Hong Kong Exchanges and Clearing (HKEX), which currently ranks fourth in the IPO league table of global exchanges according to Refinitiv, would have jumped to No. 2 if Ant's dual listing in Hong Kong and Shanghai had gone ahead.
The IPO was thwarted last week when the Shanghai Stock Exchange said it would halt the company's STAR Market listing, prompting Ant to also freeze the Hong Kong leg of the deal.
The market "needed time to fully absorb regulatory changes," Charles Li, chief executive of the Hong Kong bourse, said on an earnings call with the media.
Li did not specify which regulatory changes, but analysts have pointed to a consultation paper issued by the banking watchdogs recommending tightening rules for online micro-lending companies as foreshadowing the regulators' move against Ant.
"When Ant is ready to come back, we stand ready to welcome them back to our market," said Li, who steps down as CEO of the bourse at the end of this year.
HKEX, on Wednesday, reported net profit of HK$3.45 billion ($445 million), a quarterly record, and a 52% rise from a year earlier, lifted by higher trading revenue and listing fees.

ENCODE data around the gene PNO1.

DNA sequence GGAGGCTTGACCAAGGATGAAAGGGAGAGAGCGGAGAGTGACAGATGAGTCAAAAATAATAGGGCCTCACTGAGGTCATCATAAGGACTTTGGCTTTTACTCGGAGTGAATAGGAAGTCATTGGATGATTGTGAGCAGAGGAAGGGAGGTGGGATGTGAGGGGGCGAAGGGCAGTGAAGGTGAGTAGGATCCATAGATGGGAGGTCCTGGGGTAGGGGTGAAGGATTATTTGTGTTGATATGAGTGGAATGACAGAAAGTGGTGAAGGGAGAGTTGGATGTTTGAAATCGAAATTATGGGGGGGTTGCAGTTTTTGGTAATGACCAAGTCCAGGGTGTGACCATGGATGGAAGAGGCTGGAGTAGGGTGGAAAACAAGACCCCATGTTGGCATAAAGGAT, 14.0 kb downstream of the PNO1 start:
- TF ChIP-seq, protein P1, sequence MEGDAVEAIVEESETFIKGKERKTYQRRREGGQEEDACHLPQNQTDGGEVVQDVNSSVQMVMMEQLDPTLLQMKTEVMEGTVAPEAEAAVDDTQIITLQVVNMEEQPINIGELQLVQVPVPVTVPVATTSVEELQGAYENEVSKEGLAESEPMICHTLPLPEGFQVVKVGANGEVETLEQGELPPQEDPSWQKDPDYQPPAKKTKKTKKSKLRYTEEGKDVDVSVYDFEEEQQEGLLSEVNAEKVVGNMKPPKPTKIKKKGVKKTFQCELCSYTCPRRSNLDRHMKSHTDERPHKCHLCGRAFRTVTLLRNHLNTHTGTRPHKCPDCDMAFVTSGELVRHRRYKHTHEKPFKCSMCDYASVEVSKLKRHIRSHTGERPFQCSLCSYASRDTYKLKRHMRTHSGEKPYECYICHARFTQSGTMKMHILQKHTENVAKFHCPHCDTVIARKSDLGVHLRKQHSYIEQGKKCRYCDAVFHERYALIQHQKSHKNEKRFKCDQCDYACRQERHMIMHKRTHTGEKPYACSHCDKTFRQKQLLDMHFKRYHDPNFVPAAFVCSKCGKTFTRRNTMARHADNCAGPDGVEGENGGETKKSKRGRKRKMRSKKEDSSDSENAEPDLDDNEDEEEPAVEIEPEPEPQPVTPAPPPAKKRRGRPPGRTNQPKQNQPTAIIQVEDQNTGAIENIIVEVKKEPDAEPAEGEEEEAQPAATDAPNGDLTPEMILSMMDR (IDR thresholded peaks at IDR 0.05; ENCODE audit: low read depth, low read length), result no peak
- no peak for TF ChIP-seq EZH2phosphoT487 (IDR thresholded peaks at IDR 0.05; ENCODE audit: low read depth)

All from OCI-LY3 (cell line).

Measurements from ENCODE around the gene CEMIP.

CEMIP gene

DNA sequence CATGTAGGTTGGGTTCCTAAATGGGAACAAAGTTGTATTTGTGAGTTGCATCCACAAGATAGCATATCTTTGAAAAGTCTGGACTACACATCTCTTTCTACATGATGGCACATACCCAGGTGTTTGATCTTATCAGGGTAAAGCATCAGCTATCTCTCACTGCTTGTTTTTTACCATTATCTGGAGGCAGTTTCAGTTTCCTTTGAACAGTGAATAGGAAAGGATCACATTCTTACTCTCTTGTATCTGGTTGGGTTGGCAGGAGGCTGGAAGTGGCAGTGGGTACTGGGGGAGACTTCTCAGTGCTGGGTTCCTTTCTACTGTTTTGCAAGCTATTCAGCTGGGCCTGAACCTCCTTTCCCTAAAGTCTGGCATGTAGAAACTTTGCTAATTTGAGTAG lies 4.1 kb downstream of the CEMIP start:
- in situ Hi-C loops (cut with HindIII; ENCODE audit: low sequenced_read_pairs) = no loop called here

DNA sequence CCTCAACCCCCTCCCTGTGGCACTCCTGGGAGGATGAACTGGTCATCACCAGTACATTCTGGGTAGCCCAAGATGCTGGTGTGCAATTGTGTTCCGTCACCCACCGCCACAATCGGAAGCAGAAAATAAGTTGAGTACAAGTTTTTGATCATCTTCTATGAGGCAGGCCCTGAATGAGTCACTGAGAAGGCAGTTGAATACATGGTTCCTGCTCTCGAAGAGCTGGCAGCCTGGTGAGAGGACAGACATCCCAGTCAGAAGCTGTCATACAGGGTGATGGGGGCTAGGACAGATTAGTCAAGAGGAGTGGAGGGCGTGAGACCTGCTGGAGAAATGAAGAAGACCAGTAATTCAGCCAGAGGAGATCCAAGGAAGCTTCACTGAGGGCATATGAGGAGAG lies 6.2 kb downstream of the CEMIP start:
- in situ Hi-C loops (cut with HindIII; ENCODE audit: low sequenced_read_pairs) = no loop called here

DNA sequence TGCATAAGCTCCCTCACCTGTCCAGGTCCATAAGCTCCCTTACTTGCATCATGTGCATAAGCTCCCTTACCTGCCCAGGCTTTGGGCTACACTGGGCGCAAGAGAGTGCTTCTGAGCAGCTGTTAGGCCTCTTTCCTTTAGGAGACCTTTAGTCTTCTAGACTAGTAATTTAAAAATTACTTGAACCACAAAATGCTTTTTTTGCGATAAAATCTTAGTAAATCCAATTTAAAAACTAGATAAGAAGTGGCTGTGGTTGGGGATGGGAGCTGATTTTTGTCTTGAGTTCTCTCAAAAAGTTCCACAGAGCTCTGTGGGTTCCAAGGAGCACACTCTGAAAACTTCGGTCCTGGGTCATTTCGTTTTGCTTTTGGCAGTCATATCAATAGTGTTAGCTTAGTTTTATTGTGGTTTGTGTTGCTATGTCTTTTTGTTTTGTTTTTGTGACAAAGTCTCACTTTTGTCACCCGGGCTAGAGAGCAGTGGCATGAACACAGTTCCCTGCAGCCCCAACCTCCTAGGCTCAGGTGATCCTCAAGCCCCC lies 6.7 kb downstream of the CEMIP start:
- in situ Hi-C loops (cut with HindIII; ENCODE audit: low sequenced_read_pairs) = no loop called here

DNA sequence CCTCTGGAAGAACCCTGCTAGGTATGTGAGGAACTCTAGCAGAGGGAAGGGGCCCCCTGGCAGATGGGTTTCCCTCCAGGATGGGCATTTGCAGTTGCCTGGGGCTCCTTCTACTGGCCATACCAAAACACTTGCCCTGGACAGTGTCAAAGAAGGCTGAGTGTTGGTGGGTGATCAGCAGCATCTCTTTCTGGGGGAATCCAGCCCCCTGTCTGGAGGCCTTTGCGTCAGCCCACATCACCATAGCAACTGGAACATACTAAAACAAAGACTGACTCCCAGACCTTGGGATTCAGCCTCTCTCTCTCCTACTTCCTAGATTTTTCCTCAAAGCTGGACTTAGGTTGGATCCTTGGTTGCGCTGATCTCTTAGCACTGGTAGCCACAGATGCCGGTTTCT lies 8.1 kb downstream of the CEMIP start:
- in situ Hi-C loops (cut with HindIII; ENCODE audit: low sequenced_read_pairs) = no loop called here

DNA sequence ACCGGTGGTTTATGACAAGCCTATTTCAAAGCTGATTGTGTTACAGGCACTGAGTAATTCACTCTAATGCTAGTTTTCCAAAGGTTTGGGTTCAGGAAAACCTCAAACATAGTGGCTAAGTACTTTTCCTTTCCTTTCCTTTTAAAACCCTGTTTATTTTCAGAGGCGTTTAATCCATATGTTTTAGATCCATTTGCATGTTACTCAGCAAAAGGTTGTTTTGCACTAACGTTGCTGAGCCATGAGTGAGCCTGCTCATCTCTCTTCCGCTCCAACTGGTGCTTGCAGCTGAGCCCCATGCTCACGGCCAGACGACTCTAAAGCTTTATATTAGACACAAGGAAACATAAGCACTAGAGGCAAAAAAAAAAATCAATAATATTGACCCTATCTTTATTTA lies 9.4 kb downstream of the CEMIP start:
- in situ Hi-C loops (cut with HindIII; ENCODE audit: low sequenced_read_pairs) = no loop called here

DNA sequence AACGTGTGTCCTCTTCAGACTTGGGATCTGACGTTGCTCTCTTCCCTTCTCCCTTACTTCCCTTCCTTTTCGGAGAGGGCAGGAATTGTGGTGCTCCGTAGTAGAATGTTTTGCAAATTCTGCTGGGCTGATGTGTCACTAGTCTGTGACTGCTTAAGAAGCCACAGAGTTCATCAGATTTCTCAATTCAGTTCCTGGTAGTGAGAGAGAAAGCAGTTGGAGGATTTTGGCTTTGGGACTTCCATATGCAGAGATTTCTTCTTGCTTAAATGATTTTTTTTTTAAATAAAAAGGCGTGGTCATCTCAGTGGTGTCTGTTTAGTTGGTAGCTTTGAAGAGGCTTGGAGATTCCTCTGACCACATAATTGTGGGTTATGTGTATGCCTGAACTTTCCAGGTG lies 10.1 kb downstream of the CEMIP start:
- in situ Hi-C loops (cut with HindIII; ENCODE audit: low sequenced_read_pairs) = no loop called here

Trading volumes were boosted by a slew of large listings including by New York-listed firms like Netease and KFC China operator Yum China, as well as record turnover on the stock and bond "connect" schemes.
The development of the "connects", which links Hong Kong with the Shanghai and Shenzhen bourses, and reforms to allow secondary listings are among Li's achievements during his 11 year tenure.
High on the agenda of Li's successor would be MSCI A share derivatives, "a long-anticipated missing piece", said Dennis Lam an equities strategist at DBS.
Last year, global index publisher MSCI and HEKX said they would launch futures contracts on the MSCI China A Index, an onshore Chinese benchmark, to provide a hedging tool for international investors, but they have not yet launched.
(Reporting by Alun John; Editing by Kenneth Maxwell and Elaine Hardcastle)
By Alun John